Lentis/Gold, Mercury, and Madre de Dios, Peru

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Peru's Mining Industry[edit]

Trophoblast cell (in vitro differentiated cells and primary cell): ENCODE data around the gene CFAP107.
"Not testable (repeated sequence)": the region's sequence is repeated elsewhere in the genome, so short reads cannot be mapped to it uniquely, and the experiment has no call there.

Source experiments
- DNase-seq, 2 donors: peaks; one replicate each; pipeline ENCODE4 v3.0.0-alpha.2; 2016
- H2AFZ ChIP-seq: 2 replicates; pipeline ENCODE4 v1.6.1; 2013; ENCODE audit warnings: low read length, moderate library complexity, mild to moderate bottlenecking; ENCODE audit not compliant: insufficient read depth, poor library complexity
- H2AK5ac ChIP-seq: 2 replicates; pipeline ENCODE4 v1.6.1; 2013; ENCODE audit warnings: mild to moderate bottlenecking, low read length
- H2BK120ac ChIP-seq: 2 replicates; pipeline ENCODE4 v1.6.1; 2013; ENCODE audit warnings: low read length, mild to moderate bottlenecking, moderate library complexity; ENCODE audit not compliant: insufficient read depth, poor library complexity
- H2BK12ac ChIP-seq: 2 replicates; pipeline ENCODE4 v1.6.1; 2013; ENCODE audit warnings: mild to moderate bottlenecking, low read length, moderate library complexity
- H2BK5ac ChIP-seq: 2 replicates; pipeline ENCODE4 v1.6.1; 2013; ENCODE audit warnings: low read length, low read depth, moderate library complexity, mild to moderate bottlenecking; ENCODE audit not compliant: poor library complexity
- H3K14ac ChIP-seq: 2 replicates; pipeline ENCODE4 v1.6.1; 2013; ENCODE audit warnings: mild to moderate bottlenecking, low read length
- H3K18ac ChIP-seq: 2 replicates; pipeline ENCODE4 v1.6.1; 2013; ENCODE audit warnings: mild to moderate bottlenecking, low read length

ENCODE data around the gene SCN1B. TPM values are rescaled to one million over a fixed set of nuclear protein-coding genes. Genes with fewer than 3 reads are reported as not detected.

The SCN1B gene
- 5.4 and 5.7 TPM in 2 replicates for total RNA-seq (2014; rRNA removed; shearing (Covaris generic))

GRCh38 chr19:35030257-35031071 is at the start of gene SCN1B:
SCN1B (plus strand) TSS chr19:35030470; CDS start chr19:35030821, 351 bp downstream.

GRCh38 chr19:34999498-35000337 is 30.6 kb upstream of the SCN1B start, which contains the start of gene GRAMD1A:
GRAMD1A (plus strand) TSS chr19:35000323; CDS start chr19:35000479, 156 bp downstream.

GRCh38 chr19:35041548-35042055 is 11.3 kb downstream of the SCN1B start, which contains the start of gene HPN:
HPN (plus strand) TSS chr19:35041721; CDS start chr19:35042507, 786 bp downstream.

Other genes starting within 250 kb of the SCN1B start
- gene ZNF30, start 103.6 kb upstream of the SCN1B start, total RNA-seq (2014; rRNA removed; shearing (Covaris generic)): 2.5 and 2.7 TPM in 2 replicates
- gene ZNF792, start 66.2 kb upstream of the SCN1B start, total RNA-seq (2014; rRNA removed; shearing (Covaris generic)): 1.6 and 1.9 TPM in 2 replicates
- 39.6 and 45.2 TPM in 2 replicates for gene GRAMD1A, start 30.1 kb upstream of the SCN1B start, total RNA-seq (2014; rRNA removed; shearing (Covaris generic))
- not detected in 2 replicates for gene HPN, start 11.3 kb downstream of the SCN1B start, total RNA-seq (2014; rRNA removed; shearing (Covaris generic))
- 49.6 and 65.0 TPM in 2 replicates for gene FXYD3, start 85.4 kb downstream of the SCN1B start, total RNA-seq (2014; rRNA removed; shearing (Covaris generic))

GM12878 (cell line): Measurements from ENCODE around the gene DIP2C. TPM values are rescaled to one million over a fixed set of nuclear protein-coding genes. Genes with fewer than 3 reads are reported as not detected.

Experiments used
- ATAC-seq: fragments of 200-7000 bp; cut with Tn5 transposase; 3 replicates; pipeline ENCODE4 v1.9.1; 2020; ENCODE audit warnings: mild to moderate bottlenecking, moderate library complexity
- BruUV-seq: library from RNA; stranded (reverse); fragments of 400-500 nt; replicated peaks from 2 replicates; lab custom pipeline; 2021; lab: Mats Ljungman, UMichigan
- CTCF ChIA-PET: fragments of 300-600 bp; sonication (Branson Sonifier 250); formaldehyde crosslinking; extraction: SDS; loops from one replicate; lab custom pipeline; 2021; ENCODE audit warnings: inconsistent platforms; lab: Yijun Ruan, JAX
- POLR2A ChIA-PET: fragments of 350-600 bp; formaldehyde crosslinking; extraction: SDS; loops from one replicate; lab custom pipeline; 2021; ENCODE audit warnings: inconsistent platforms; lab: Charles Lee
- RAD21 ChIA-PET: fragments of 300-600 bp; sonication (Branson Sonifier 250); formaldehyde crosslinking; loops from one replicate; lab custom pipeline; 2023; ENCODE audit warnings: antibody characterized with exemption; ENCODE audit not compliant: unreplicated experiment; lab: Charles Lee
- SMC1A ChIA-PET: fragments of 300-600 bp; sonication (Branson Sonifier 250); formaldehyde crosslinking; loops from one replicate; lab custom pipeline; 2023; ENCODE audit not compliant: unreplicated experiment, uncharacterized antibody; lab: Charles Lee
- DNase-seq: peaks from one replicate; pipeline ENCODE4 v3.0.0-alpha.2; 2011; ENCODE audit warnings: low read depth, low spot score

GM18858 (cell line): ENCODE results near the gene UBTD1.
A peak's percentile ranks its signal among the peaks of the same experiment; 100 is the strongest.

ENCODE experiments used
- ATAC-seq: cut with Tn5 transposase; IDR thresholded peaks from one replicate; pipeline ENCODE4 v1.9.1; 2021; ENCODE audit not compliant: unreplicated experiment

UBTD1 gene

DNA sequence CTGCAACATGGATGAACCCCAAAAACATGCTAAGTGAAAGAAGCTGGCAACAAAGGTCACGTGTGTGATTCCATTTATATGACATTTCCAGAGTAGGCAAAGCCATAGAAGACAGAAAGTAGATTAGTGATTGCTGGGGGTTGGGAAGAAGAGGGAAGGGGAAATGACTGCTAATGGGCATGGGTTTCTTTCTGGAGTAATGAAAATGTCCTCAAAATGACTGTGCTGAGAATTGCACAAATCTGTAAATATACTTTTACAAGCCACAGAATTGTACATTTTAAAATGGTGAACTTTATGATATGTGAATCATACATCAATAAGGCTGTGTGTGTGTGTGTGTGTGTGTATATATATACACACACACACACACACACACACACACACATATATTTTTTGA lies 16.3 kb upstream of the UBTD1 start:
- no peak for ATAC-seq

Peru is located in western South America and has been experiencing positive economic growth since the new millennium. Before the year 2000, Peru was in a series of unstable political years due to militarism from the Military Junta[1]. Now ended, the country has established a powerful mining industry. Peru is home to large reserves of mineral wealth - Peru has a total of 5% of the world’s gold reserves, 24% of the world’s silver reserves, etc[2]. These riches in natural resources have allowed Peru to be: the third largest producer of copper, the sixth largest producer of gold, the second largest producer of silver, the fourth largest producer of tin, and the second largest producer of zinc. In 2017, Peru produced 162 metric tonnes of gold[3]. With the price of gold in recent years ranging normally from $1100 to $1300 per ounce, the total worth of 162 metric tonnes of gold is around $6.4 Billion USD. With less land coverage and population than world mining leaders such as China, the United States, Russia, and Australia, Peru has become a significant leader in the mining global economy. Much of this growth in mining has been in part by the government’s extensive list of policies to attract investors. In the next couple of years, Peru’s expects $59.5 Billion USD in investments[4]. Additionally, good business models implemented by mining companies and advance mining technology is facilitating a positive return in investment. Moreover, thousands of jobs have been created and the industry is now an essential contributor to the country’s gross domestic product. In 2017, Peru’s total GDP was $214 Billion USD[5]. The industry sector, in which the mining industry is located, was 36.3%. The agriculture sector was 7.5% and the service sector was 56.1% percent. Of the entire GDP distribution, the mining industry is approximately 12%.